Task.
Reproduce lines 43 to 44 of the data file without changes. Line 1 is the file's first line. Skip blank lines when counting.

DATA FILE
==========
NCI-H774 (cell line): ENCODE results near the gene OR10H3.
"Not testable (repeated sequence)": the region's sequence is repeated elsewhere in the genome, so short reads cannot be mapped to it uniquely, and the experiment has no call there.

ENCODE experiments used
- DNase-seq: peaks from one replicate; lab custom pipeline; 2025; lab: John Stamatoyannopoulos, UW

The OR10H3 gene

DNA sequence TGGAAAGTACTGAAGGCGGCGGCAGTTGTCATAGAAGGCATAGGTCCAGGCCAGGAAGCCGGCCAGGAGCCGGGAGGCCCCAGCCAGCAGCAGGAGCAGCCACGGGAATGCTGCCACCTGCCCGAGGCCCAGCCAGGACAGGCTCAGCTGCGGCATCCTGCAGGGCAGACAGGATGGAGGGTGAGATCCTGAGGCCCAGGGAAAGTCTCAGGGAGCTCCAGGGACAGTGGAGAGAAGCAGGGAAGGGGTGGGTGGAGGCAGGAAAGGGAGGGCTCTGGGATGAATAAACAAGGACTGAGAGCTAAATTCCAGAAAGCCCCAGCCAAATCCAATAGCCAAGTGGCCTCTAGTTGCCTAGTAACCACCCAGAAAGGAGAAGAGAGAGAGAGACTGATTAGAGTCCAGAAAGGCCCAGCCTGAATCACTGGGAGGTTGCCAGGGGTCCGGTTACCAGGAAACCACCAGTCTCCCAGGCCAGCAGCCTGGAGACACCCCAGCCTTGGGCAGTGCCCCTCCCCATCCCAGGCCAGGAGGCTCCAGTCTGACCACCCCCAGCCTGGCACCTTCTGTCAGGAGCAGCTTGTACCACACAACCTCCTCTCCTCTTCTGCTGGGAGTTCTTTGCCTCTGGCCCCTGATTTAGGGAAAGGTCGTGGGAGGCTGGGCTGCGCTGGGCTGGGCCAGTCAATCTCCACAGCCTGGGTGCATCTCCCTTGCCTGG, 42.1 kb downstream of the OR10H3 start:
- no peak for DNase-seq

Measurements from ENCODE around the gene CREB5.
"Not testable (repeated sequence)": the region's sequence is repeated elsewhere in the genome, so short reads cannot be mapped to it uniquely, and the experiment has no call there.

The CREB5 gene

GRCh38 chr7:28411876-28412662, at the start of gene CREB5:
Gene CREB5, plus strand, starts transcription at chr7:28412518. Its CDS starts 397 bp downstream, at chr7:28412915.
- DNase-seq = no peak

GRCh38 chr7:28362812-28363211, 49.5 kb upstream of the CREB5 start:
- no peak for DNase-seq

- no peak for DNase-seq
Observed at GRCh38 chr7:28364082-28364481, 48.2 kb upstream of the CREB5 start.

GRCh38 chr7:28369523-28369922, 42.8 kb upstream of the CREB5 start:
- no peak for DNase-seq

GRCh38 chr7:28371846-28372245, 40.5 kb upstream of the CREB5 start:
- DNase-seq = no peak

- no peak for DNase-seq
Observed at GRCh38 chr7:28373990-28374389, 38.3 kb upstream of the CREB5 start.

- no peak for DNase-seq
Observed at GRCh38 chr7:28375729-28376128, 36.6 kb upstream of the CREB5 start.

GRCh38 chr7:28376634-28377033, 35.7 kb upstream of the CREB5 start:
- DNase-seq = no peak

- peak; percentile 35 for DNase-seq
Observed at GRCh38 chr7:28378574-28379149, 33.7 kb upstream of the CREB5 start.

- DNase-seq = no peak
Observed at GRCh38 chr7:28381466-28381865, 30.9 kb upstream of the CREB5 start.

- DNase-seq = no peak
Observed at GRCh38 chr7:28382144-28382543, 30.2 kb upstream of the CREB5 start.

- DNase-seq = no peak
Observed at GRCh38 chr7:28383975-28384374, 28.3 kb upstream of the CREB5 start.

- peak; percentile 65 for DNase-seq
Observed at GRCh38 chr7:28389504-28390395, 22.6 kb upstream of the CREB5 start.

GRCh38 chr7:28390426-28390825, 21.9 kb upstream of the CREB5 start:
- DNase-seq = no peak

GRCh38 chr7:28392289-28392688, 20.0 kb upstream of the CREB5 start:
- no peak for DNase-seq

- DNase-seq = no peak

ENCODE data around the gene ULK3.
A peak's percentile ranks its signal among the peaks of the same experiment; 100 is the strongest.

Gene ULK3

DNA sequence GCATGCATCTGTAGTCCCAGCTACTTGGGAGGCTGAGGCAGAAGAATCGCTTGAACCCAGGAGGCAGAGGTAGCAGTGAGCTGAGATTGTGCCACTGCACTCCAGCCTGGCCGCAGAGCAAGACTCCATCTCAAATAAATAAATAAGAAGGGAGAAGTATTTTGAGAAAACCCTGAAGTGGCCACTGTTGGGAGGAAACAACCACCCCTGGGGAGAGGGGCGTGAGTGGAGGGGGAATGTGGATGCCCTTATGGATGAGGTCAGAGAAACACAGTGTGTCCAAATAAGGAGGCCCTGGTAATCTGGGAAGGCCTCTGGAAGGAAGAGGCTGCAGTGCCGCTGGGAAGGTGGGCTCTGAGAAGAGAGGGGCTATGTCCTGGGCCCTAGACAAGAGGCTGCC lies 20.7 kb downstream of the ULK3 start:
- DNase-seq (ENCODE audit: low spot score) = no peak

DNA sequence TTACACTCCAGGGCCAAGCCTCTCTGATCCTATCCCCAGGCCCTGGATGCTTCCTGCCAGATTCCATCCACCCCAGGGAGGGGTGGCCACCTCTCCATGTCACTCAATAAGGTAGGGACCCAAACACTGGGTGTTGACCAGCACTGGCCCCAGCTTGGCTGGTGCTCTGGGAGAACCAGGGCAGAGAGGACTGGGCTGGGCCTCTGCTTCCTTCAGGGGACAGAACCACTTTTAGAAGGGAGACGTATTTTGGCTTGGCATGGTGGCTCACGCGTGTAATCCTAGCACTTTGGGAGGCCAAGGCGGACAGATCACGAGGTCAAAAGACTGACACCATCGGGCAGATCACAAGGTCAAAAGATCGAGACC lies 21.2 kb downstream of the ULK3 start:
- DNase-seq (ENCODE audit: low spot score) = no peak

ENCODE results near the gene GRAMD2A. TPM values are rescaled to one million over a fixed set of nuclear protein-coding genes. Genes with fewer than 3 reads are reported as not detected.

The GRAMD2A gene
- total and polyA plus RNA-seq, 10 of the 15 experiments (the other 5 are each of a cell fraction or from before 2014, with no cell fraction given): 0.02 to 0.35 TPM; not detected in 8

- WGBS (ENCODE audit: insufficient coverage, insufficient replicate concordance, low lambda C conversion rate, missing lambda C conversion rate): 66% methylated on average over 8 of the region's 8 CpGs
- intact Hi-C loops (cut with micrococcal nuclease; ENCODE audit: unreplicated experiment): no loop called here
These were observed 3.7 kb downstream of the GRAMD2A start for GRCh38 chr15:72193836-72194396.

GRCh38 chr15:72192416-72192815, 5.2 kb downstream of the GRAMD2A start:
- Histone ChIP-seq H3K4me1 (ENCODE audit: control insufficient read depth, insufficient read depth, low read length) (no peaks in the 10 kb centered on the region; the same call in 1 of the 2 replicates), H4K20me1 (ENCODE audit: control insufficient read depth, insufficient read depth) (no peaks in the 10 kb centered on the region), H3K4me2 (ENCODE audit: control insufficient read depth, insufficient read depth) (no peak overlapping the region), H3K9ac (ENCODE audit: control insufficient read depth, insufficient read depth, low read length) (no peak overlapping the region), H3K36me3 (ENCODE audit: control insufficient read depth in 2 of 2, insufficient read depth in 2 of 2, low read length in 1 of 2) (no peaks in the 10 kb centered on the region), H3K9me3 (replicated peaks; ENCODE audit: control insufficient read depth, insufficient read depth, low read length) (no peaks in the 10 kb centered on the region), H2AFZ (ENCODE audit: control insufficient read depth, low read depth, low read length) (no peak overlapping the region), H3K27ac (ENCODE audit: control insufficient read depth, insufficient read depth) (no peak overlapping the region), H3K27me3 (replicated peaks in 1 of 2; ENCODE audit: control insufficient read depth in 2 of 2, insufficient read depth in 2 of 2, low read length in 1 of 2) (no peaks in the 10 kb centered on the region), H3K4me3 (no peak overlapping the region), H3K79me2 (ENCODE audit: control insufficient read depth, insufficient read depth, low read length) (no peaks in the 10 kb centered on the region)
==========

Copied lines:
ENCODE data around the gene ULK3.
A peak's percentile ranks its signal among the peaks of the same experiment; 100 is the strongest.